The Who, What, When, Why and How of Shelf Stability and the Rules for Determining Shelf Life
Published: 15 Dec 2010
Almost all packaged foods with an expected shelf life of less than two years must be date-marked according to Standard 1.2.5 of Australia New Zealand Food Standards Code (ANZFSC).
The few exceptions include food with a best-before date of greater than 2 years; an individual portion of ice cream or ice confection; a small package (except where it should be consumed before a certain date because of health or safety reasons).
The important issue is to establish the answers to the following questions is relation to shelf stability, which determines the “use-by” or “best-before” date:
- Who makes the decision regarding what date appears on the food package?
- What Standards govern this decision?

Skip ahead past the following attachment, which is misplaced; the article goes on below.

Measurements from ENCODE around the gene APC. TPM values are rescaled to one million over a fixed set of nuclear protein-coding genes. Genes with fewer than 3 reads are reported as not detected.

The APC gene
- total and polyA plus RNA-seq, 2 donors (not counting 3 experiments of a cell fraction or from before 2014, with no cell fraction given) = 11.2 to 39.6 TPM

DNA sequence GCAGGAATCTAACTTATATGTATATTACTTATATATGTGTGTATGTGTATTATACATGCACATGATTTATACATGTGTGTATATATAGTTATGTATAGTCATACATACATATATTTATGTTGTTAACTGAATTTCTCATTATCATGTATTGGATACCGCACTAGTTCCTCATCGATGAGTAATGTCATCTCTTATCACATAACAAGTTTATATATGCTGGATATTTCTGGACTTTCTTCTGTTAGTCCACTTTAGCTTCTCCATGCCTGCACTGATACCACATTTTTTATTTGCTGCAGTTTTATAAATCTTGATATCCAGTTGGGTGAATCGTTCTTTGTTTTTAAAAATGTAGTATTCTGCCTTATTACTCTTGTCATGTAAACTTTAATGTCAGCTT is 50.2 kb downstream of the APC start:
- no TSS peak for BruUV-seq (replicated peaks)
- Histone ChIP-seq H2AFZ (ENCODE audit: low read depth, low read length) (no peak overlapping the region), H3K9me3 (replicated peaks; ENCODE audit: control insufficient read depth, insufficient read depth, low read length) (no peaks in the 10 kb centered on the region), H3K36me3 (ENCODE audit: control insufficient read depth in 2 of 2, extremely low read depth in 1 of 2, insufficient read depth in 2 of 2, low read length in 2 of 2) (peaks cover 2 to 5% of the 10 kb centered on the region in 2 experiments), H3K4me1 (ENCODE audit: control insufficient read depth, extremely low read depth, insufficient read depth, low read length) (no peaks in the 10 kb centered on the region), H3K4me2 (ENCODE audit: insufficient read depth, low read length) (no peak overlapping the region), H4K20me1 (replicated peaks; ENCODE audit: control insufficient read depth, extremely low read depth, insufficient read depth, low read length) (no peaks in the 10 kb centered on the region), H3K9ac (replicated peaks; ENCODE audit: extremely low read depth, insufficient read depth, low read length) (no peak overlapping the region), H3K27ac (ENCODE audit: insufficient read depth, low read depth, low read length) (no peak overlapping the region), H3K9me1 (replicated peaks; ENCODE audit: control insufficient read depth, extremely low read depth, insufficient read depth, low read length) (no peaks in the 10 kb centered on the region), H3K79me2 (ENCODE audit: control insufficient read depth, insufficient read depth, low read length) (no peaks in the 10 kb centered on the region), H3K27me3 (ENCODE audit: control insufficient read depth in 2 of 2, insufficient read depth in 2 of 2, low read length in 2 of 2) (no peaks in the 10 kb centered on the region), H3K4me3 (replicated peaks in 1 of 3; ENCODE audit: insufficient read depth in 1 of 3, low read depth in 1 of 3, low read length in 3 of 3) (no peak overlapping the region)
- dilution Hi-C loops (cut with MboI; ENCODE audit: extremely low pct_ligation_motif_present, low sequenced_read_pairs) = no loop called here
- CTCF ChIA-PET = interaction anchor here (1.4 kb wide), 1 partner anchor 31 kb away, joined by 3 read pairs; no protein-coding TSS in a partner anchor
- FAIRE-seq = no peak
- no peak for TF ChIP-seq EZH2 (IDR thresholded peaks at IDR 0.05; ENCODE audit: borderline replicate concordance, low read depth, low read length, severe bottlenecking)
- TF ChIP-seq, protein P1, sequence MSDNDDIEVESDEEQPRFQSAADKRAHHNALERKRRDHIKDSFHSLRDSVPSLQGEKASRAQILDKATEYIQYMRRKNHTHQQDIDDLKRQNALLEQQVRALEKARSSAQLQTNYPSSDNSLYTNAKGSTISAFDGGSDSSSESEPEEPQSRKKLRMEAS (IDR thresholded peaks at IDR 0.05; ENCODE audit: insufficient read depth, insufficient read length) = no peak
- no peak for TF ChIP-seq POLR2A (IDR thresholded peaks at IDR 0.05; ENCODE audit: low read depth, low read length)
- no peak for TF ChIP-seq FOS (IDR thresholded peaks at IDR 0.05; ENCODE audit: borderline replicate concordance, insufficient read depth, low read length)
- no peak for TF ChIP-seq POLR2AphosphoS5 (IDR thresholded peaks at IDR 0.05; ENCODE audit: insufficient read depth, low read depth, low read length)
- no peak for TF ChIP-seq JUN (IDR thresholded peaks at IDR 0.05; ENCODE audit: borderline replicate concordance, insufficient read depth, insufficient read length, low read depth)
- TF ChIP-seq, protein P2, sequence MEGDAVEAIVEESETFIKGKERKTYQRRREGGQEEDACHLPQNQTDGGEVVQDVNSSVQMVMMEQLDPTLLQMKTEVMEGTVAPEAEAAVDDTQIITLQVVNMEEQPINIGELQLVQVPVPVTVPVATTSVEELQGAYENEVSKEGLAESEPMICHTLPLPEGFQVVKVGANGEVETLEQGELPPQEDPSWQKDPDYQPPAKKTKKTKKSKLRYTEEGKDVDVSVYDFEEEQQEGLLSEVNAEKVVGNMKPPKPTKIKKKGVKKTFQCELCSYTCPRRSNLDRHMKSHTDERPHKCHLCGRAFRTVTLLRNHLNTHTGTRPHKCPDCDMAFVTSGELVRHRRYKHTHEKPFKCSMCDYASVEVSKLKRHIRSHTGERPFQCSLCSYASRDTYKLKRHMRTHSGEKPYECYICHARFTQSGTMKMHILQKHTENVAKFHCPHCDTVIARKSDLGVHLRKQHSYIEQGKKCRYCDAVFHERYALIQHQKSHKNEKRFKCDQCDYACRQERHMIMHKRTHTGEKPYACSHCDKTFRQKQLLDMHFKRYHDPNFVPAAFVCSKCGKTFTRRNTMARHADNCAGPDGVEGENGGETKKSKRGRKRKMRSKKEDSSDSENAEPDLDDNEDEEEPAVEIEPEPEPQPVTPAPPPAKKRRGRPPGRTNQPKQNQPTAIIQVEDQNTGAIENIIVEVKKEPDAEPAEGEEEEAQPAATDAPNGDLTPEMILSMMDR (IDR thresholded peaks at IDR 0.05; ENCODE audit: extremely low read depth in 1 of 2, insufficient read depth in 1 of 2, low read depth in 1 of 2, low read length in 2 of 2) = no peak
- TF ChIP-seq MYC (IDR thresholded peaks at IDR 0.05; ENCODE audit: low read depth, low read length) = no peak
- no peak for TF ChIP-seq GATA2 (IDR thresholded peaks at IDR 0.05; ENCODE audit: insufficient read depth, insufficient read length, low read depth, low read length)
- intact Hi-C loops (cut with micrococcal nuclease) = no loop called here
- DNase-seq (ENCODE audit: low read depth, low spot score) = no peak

- When is shelf life testing required?
- Why is date-marking required?
- How is shelf life determined?
Although long life foods with an expected shelf-life of over 2 years do not require mandatory date marking, the shelf life or shelf stability of these foods is still required to be understood and known.
Packaged Food for Retail Sale:
The following discussion applies to food for retail sale that is packaged otherwise than by the retailer and not exempted by clause 2 of Standard 1.2.1 - Application of Labelling and Other Information Requirements.
According to the requirements of this Standard, the food should be and generally is already date-marked prior to delivery to the retail outlet, whether by the manufacturer or the wholesaler/distributor.
Imported packaged foods are often subjected to different rules due to mode of transport, conditions of storage during transport and time elapsed from freight starting to goods received into store.
The date-mark is information to all sections of the supply chain and finally the consumer to inform all parties of the status and expected shelf life of the food.